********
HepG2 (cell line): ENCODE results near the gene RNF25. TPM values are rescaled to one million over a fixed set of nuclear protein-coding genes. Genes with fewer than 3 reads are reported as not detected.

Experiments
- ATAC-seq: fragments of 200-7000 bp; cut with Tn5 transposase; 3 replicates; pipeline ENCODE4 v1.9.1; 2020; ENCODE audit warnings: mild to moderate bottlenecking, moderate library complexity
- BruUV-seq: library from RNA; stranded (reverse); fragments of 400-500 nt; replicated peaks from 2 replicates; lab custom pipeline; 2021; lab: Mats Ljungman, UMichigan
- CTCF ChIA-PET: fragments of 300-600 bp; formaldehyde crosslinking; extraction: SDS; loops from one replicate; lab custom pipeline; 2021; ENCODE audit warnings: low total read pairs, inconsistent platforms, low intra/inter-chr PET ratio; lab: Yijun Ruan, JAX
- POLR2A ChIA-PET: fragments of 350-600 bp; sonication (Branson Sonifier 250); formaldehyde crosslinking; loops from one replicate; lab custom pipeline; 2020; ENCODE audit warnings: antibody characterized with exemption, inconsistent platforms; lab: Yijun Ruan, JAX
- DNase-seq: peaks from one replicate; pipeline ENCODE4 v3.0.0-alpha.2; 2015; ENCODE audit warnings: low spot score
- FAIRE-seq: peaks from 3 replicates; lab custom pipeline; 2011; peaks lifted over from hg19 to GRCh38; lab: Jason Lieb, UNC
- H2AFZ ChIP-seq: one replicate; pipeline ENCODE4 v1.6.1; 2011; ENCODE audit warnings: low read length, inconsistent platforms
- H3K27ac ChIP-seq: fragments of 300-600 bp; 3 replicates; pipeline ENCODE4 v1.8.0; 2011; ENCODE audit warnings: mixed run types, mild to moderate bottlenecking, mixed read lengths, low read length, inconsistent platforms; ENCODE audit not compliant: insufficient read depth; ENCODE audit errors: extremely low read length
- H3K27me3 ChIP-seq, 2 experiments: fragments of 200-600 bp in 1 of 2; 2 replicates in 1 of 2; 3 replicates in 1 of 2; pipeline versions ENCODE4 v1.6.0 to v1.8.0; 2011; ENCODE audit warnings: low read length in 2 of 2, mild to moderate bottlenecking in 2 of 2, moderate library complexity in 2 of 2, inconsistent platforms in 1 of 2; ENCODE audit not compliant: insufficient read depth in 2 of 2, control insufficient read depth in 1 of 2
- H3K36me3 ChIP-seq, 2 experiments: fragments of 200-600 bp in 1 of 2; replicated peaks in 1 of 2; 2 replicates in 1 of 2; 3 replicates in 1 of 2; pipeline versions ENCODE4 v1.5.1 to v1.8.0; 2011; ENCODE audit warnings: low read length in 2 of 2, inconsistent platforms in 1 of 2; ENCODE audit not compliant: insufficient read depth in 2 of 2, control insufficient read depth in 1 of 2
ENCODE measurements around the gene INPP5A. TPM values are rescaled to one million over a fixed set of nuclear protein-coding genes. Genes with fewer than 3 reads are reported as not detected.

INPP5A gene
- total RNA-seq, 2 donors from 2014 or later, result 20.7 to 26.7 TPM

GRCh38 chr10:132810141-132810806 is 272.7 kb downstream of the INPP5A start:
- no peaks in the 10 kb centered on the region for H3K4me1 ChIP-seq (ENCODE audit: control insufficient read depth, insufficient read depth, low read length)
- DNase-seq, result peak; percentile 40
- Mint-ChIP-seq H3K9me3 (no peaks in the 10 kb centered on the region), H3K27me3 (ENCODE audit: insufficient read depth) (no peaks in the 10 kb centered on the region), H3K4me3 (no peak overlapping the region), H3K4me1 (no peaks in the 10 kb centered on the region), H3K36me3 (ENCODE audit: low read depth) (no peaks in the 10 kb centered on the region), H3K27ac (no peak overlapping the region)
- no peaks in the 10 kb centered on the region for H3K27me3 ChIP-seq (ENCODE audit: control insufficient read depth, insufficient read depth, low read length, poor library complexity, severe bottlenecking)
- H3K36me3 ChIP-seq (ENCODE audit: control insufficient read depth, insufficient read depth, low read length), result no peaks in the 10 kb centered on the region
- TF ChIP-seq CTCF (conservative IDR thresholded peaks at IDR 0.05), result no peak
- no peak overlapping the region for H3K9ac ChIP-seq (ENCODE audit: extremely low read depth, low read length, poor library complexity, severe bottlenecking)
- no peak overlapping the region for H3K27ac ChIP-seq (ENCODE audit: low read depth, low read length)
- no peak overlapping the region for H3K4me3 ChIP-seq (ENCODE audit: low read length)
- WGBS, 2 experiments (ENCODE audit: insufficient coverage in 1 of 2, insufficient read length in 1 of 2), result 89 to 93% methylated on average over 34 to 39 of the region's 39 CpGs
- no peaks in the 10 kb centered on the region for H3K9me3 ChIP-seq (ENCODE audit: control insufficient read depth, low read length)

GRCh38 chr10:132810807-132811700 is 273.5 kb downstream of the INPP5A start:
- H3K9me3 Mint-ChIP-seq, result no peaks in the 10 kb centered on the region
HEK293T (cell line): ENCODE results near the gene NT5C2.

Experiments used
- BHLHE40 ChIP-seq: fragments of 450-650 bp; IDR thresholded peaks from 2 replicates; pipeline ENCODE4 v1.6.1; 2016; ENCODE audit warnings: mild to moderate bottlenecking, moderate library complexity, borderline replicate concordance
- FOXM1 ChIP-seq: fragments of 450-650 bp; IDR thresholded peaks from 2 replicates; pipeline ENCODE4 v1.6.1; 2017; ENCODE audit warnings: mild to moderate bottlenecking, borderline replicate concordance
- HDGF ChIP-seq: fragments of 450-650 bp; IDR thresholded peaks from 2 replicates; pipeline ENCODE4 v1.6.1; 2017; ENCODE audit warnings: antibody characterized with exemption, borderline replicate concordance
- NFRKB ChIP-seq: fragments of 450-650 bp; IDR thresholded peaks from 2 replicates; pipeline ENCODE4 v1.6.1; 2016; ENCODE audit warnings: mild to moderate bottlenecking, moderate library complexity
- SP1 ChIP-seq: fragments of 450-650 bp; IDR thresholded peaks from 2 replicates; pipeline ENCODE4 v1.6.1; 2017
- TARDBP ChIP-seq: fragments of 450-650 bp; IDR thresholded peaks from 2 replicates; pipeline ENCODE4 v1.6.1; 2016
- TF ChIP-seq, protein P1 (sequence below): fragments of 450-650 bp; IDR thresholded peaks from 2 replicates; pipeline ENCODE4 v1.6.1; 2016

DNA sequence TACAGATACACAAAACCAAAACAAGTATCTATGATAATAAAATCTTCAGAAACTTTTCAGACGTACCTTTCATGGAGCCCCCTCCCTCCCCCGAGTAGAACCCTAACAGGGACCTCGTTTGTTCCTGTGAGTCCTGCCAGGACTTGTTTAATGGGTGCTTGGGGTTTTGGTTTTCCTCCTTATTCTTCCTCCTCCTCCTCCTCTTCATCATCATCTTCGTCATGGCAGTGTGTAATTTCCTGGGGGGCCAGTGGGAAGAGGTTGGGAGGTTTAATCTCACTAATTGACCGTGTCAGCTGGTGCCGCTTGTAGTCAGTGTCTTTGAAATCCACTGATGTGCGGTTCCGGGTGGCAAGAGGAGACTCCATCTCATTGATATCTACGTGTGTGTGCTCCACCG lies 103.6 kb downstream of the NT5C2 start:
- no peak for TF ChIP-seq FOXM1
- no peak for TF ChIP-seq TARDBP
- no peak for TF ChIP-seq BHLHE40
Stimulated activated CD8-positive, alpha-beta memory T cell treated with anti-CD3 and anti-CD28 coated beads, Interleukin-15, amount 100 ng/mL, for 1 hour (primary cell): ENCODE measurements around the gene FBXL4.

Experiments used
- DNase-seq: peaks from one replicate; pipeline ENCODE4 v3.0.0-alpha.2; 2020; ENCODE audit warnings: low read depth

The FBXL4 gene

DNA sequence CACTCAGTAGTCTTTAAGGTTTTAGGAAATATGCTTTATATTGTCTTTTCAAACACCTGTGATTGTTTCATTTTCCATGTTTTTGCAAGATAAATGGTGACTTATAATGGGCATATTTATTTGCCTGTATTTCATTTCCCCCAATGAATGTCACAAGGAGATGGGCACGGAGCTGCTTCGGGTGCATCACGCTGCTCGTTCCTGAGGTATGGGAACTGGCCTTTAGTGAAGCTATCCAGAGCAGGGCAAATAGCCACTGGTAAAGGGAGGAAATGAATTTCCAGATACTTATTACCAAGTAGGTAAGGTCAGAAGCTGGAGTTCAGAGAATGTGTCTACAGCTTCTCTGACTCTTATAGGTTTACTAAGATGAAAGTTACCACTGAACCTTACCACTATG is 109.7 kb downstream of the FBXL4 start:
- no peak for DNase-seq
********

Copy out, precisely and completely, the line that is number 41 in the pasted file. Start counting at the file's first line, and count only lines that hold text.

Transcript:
- no peak for TF ChIP-seq TARDBP